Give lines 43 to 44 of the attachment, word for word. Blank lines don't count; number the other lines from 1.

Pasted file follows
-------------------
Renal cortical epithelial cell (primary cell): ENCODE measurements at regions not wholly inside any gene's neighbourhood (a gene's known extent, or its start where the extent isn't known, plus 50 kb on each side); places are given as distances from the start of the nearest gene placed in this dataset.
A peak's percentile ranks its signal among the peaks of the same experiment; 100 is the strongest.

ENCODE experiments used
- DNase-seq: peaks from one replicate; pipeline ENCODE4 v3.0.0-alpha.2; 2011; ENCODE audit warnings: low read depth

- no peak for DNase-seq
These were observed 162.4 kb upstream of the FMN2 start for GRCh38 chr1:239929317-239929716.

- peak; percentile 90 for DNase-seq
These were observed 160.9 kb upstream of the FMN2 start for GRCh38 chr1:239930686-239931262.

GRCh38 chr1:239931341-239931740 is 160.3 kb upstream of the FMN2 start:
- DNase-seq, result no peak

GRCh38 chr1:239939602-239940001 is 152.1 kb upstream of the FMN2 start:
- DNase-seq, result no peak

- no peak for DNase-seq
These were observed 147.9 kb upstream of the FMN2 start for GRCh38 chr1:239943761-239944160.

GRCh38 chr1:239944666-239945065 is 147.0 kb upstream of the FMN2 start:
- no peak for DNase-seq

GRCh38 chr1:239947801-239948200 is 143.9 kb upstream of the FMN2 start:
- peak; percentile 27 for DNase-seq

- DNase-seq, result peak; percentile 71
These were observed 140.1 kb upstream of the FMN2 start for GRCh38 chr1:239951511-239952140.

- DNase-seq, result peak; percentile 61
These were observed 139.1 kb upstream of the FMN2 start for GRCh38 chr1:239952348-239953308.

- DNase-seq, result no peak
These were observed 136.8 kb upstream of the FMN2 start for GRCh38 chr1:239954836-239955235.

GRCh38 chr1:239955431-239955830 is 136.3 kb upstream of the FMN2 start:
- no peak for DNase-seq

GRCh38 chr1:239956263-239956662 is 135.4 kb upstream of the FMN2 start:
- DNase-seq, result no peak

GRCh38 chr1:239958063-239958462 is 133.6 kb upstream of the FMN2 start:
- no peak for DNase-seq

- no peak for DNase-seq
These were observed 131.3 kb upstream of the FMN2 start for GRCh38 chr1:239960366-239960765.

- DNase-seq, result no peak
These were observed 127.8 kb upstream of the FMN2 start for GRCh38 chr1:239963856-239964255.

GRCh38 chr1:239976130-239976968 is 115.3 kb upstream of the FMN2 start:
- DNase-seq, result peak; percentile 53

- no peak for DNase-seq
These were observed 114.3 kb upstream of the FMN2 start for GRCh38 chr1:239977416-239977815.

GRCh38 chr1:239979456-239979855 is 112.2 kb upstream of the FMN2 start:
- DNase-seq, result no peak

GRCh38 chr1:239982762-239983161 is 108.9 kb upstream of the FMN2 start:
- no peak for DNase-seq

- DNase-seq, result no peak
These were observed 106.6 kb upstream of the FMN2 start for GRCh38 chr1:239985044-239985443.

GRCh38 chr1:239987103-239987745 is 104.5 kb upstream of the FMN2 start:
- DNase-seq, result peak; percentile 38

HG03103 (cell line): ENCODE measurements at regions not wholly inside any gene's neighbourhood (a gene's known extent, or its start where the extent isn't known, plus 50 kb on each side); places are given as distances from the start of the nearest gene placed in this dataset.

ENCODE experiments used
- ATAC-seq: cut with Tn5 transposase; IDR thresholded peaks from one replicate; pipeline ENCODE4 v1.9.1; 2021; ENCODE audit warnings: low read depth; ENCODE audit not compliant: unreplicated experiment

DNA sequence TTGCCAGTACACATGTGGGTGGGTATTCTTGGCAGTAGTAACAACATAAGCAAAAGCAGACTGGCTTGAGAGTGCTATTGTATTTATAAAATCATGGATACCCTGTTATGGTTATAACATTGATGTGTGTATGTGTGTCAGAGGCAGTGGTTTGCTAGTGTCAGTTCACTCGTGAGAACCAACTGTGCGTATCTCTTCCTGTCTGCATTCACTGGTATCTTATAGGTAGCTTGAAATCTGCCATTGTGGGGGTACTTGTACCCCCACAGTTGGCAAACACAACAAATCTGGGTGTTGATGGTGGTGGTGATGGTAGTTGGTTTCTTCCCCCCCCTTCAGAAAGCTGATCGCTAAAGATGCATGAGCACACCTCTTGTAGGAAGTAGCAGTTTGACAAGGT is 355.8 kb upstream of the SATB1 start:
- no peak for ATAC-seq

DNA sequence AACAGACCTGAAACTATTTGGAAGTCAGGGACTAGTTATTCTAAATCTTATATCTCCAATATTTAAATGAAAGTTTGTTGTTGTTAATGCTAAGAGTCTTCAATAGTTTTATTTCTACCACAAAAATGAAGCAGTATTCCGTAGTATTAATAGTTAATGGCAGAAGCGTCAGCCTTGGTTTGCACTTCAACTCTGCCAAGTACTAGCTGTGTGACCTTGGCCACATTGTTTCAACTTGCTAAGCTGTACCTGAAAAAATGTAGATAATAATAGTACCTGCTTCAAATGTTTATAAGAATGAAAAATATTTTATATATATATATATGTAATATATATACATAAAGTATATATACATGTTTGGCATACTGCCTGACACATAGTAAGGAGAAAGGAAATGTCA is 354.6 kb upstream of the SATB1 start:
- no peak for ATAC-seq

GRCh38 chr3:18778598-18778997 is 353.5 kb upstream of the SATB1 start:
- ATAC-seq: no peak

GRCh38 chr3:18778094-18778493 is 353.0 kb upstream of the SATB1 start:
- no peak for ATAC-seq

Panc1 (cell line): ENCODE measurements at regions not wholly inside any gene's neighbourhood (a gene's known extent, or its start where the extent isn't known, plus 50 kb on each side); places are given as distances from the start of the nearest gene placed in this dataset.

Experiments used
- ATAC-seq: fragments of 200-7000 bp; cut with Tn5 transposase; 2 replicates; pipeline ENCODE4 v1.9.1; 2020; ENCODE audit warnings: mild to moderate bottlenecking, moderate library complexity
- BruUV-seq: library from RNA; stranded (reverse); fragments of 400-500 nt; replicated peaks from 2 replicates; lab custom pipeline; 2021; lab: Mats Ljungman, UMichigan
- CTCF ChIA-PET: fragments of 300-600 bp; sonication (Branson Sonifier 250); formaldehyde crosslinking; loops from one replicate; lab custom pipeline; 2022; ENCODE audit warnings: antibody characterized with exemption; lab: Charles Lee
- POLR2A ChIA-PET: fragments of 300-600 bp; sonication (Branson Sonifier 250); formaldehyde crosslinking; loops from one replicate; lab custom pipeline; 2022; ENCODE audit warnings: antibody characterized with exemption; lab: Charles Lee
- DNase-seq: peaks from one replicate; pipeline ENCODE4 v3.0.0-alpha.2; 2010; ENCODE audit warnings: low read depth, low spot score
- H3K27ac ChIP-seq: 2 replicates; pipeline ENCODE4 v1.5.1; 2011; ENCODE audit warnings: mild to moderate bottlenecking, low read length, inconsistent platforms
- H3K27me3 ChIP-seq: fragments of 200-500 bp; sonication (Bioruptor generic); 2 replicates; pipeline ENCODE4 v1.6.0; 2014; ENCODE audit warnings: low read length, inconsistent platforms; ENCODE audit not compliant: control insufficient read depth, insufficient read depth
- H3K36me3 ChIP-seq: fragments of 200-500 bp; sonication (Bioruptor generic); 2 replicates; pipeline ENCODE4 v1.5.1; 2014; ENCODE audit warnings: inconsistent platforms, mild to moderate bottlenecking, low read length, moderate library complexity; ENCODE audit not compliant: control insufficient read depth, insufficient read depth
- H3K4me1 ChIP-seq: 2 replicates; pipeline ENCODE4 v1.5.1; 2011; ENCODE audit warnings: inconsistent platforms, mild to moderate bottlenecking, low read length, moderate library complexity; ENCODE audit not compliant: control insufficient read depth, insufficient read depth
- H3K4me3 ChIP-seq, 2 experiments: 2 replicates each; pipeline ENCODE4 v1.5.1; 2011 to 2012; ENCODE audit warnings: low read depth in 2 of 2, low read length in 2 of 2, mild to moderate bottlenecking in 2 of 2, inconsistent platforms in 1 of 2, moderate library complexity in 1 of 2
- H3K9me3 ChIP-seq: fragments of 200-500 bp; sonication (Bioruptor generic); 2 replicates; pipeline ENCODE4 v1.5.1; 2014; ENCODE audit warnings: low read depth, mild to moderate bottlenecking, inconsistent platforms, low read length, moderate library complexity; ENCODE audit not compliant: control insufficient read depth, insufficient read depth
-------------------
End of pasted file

- DNase-seq, result no peak
These were observed 106.6 kb upstream of the FMN2 start for GRCh38 chr1:239985044-239985443.